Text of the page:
Paris's Ring Road Turns 40, Is There Any Reason to Celebrate?

Paris's Boulevard Peripherique is one of the most clogged roadways in Europe, it delivers dangerous pollution to 100,000 people in its vicinity, and this year it turned 40. Lara Marlowe looks at the future for one of Paris's little loved landscapes.
May 3, 2013, 1pm PDT | Jonathan Nettler | @nettsj
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"Back in 1973, when the périphérique was opened, it was used by 160,000 motorists a day. At age 40, the ring road is entering its midlife crisis. Its future, like that of France, is far from certain. 'What was once a symbol of triumphant modernity has become, in scarcely four decades, a ‘car sewer’,' said Le Figaro . Environmentalists would like to dismantle it. René Dutrey, the Green official responsible for sustainable development at Paris town hall, calls it 'an aberration'."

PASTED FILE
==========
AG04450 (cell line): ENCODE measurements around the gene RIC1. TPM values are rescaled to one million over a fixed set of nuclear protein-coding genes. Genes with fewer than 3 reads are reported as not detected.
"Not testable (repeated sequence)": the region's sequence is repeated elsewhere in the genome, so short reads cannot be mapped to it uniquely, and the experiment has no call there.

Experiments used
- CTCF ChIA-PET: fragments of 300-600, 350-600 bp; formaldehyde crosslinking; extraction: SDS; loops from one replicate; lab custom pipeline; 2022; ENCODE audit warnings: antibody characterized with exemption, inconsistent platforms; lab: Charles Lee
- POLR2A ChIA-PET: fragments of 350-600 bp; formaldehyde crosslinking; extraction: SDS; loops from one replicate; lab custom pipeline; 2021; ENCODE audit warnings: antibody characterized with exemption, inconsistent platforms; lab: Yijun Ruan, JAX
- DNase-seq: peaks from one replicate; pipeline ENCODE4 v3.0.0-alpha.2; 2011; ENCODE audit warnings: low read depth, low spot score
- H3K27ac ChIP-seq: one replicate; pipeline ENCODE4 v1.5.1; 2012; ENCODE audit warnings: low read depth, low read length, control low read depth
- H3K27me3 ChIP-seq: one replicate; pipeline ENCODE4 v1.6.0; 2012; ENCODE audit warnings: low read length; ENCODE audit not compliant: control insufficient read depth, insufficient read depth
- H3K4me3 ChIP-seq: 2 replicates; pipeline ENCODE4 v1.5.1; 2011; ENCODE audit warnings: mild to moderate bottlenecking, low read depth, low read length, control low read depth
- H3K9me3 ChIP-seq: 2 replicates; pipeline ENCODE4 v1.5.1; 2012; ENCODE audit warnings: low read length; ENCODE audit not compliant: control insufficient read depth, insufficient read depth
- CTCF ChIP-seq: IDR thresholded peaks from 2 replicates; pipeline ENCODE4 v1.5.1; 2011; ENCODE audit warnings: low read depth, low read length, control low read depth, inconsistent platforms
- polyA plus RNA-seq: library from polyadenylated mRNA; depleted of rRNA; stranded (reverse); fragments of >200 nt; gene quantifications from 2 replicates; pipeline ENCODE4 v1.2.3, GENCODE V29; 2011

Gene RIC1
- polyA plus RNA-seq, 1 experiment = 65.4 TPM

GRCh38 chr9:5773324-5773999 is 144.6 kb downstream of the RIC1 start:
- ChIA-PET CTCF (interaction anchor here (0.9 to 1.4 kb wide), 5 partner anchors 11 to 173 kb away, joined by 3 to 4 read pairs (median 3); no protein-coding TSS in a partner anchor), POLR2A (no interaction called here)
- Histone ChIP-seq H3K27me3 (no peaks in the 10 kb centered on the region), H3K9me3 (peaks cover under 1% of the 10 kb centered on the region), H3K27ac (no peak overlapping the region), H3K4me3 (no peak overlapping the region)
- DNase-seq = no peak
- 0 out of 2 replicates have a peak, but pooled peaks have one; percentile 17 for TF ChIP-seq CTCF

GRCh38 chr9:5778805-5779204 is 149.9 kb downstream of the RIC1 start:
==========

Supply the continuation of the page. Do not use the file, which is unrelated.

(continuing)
"[Paris Mayor Bertrand] Delanoë hopes to reduce the legal speed on the highway from 80kmh to 70kmh this summer. The city is experimenting with a new kind of noise-reducing asphalt, and the Greens advocate covering part of the road with an electricity-producing 'solar canopy' that would lessen noise and air pollution," says Marlowe.

But can these initiatives mitigate the harm caused by the virtual moat that "cuts Paris intra muros from the 29 towns of the banlieue"?

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Published on Thursday, May 2, 2013 in The Irish Times
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